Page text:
The next and last paragraph I will share here struck me as alluding to realities so holistic and fundamental that they must constitute the very business of our life. The story we can read in the specific details tells who we are and what we are made for, and includes many mystical, or hidden, elements, no less real for their hiddenness. It is the true story of humanity:
“The very interior of an Orthodox church introduces the body into a space that is different from the ordinary; it is a space transfigured and sacred, whose profound symbolism is superbly analyzed by St. Maximus the Confessor in his Mystagogia. He stresses in particular that the church’s spatial structure symbolizes the human being: the altar representing the spirit, the sanctuary the soul, and the nave the body. Conversely, the human being symbolizes the church: his spirit is, as it were, an altar; his soul, a sanctuary; and his body, a nave. And this is not simply by their nature but by their own specific functions in spiritual life: the body represents in particular the practical or ethical dimensions; the soul stands for the contemplative dimension; and the spirit its pinnacle, theologia, in which the believer receives from the Holy Spirit supernatural knowledge of the divine mysteries.”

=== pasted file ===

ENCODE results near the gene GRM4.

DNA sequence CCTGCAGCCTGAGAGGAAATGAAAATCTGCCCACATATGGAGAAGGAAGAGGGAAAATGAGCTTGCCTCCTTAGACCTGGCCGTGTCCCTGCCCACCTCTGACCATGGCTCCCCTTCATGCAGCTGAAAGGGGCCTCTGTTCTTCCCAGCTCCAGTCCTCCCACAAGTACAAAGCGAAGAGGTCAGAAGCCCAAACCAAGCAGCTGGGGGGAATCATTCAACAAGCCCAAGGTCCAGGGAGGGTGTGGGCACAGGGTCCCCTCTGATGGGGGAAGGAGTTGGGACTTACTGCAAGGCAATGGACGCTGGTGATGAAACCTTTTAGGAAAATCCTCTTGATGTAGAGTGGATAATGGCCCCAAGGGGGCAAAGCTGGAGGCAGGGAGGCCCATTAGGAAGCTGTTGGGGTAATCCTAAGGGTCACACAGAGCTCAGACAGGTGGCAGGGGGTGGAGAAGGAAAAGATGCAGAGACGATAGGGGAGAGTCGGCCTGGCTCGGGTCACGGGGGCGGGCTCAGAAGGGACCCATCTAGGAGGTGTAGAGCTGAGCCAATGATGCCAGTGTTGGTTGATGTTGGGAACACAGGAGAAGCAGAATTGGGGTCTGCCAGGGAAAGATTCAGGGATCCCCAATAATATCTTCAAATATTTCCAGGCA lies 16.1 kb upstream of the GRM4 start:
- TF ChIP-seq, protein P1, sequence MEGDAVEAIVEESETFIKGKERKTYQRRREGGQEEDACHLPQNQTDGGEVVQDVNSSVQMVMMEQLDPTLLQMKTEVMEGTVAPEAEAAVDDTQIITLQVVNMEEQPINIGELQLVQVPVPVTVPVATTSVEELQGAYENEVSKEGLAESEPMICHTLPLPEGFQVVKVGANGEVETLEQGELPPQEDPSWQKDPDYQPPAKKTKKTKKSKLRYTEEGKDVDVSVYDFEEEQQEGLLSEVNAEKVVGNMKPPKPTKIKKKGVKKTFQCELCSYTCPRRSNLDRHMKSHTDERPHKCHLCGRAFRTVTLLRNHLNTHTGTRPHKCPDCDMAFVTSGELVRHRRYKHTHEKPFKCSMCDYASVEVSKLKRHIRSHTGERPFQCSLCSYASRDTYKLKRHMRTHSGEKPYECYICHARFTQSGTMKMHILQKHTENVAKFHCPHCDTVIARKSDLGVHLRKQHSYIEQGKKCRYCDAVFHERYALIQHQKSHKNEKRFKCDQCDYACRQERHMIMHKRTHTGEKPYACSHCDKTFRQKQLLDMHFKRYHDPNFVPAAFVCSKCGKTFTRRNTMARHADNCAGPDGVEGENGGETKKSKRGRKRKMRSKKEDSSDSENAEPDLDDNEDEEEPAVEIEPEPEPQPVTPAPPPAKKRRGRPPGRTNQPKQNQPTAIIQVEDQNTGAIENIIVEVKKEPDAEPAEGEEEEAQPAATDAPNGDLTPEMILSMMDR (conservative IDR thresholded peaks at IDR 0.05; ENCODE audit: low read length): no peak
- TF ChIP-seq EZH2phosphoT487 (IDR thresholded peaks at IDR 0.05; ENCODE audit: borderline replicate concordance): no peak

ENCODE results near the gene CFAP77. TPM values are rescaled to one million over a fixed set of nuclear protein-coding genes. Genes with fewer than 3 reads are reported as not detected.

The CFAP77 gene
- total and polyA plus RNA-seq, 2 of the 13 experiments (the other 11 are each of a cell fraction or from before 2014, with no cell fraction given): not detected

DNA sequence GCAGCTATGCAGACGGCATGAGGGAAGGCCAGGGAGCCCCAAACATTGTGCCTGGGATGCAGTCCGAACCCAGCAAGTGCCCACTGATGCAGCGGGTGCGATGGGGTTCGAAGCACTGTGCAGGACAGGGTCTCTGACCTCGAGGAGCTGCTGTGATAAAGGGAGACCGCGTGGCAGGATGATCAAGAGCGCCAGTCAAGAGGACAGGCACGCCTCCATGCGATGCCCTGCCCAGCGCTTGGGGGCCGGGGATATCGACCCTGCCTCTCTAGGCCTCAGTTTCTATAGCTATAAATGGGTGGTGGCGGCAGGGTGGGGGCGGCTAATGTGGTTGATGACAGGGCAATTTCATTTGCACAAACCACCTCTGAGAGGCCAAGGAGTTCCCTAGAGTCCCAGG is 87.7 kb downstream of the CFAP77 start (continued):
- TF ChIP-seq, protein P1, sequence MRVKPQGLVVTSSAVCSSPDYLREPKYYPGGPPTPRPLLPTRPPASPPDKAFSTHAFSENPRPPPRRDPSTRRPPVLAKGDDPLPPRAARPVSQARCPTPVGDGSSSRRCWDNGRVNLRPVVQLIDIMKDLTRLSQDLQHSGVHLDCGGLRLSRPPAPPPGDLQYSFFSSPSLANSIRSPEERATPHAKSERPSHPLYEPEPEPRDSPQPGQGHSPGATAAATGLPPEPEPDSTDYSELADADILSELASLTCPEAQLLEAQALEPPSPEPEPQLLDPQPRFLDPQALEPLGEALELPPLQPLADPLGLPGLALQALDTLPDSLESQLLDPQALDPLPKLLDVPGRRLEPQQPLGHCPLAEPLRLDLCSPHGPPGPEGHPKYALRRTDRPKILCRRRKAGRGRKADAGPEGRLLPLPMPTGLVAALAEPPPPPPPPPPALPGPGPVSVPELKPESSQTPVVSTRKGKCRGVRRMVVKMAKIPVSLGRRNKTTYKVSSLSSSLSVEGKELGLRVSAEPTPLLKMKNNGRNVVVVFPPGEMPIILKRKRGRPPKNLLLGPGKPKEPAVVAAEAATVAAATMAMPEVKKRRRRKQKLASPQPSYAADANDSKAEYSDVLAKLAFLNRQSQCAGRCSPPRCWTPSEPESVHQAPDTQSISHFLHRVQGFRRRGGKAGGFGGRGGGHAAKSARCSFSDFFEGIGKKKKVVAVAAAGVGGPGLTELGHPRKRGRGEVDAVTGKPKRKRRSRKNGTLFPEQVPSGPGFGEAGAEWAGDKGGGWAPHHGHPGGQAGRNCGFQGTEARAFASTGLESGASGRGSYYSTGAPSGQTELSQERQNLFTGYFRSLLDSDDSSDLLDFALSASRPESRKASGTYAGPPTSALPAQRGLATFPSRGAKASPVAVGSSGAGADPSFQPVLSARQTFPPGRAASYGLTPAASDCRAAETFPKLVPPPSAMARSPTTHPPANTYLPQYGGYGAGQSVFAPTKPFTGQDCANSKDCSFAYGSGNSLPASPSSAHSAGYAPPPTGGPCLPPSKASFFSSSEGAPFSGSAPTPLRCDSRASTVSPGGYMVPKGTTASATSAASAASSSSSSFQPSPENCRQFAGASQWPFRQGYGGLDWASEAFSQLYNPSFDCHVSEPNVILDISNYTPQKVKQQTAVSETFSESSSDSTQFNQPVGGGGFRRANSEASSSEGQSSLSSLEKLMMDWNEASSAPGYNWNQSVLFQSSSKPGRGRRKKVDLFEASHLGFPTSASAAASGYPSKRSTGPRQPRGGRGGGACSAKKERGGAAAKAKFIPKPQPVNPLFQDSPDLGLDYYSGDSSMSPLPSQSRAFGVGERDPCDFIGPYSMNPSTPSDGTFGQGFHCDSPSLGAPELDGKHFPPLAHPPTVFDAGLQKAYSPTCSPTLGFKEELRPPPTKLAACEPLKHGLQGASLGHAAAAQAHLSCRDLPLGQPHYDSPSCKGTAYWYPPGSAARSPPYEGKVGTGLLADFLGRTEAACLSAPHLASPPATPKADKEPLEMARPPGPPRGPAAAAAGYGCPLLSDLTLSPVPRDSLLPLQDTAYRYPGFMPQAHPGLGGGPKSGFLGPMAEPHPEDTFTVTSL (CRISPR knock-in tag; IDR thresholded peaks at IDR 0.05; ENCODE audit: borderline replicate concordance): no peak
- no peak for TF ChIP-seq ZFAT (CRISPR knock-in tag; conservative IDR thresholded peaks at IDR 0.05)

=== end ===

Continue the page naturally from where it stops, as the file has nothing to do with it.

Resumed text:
Friends of mine were chatting over tea this week about how, if your neighbors are actively cooking up crystal meth in their garage, it creates a strong chemical smell that will accost you when you’re strolling by. In my neighborhood we have been aware of more than one such small industry in the last 30 years, but I didn’t know about the strong “flavor” that might have been wafting down the street back then.
Our conversation reminded me to tell about a book I read last month, on the subject of drug use in Nazi Germany. Normal Ohler’s book Blitzed: Drugs in the Third Reich, published five years ago, is not the first that has ever been written on the subject, but it’s the only one I’m likely to read. The story about how I came to delve into that depressing topic is a meandering one; I’ll return to it another time.
As I read in a brief interview with the author: A Fresh Light on the Nazis’ Wartime Drug Addiction, the original German title of the book is Der totale Rausch, or “Total Rush,” a play on the phrase “total war” that the Nazis used. The first substance discussed in the book is Pervitin, a drug that contains methamphetamine, which by the late 1930’s people all over Germany were using like coffee, to boost their energy. “Pervitin became a symptom of the developing performance society. Boxed chocolates spiked with methamphetamine were even put on the market. A good 14 milligrams of methamphetamine was included in each individual portion — almost five times the amount in a Pervitin pill.”